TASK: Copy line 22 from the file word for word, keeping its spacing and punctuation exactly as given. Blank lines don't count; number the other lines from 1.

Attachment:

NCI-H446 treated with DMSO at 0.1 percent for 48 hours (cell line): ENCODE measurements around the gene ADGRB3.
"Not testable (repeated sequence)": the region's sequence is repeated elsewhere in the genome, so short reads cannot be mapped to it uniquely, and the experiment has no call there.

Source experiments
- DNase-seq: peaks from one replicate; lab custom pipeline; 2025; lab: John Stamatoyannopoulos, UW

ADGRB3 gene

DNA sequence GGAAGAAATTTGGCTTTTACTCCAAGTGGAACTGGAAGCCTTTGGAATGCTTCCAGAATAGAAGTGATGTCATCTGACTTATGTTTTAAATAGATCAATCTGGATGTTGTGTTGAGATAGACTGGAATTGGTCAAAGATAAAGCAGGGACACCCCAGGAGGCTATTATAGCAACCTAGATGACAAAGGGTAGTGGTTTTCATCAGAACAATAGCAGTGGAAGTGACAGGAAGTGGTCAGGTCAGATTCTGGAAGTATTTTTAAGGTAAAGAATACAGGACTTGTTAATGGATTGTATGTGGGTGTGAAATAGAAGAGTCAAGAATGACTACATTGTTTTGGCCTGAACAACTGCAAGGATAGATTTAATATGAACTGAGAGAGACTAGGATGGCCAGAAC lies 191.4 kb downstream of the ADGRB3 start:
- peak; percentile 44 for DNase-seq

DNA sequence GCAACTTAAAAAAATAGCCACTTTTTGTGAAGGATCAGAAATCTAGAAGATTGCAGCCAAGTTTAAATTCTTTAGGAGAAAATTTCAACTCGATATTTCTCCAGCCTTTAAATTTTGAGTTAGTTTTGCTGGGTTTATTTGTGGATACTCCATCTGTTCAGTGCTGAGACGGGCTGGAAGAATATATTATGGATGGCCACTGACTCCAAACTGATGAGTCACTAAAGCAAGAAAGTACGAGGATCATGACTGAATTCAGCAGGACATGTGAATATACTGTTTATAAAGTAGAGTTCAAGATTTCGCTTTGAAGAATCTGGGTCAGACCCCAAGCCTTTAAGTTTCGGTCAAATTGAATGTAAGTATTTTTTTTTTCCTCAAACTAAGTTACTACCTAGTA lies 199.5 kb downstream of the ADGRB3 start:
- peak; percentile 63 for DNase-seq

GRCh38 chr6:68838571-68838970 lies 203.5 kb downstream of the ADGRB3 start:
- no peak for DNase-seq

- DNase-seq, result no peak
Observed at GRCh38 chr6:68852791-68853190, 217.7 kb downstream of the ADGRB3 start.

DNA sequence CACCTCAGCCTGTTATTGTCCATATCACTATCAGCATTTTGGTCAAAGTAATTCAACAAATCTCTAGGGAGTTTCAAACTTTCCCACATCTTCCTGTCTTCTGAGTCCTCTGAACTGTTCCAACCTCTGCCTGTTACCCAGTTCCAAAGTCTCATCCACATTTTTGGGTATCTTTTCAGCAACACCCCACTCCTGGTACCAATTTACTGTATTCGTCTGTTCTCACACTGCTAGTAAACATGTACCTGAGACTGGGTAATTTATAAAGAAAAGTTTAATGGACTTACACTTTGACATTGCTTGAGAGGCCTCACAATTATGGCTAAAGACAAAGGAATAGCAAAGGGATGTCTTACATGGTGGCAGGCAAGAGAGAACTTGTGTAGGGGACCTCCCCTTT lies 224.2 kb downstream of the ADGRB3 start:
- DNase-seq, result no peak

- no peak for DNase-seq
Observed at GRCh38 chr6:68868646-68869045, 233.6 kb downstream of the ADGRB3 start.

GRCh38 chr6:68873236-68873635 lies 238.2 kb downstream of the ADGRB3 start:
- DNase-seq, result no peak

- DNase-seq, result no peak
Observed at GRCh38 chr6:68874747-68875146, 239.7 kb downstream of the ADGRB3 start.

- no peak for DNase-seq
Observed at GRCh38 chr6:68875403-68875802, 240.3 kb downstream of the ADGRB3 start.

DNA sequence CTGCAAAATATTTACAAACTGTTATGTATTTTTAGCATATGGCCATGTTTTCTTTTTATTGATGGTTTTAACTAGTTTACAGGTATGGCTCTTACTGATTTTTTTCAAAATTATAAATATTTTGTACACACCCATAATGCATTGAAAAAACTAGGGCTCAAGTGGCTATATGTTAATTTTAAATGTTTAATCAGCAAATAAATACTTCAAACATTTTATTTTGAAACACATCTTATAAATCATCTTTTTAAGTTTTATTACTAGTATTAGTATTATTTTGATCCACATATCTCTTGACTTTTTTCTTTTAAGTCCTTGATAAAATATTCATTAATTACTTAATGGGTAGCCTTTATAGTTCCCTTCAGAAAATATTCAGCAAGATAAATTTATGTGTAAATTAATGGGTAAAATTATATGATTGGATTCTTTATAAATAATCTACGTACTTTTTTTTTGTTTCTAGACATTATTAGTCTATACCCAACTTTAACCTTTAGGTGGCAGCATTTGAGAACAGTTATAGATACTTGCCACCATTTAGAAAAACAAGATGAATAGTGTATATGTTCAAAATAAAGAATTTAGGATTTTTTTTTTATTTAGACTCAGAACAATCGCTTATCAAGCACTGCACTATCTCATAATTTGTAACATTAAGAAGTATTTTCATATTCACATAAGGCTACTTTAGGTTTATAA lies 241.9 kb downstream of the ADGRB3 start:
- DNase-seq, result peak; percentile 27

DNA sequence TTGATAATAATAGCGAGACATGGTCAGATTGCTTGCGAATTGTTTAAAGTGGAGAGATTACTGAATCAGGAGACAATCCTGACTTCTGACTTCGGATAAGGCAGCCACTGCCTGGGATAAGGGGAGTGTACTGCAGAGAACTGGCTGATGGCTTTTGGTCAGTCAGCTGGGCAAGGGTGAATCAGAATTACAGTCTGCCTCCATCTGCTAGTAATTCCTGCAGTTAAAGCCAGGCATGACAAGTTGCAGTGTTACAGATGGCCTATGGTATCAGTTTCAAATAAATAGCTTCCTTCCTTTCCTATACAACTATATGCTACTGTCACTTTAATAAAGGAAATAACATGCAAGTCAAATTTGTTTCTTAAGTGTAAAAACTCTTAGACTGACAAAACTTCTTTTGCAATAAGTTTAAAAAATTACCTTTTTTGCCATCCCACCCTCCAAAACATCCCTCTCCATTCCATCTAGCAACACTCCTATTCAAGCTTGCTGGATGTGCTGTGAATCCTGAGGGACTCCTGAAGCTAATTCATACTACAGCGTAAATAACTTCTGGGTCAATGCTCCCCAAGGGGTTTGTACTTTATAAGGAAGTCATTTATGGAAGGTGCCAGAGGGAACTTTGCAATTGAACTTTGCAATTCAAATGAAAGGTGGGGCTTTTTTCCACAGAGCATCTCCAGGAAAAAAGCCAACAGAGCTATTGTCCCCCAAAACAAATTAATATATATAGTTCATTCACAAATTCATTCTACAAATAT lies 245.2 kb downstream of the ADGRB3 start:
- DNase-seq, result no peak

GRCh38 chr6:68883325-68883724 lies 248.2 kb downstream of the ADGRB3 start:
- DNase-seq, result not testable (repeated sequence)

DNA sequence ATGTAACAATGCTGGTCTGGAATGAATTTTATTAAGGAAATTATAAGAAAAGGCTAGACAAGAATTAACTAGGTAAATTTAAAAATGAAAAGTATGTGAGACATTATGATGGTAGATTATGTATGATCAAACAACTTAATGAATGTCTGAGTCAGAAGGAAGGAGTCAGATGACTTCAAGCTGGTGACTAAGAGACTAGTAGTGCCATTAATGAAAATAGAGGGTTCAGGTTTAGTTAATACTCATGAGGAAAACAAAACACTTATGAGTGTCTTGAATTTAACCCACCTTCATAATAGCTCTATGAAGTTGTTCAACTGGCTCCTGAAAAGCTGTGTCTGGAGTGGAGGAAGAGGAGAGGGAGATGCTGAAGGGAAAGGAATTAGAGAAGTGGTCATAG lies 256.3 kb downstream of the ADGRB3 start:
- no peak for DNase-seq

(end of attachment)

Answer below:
- no peak for DNase-seq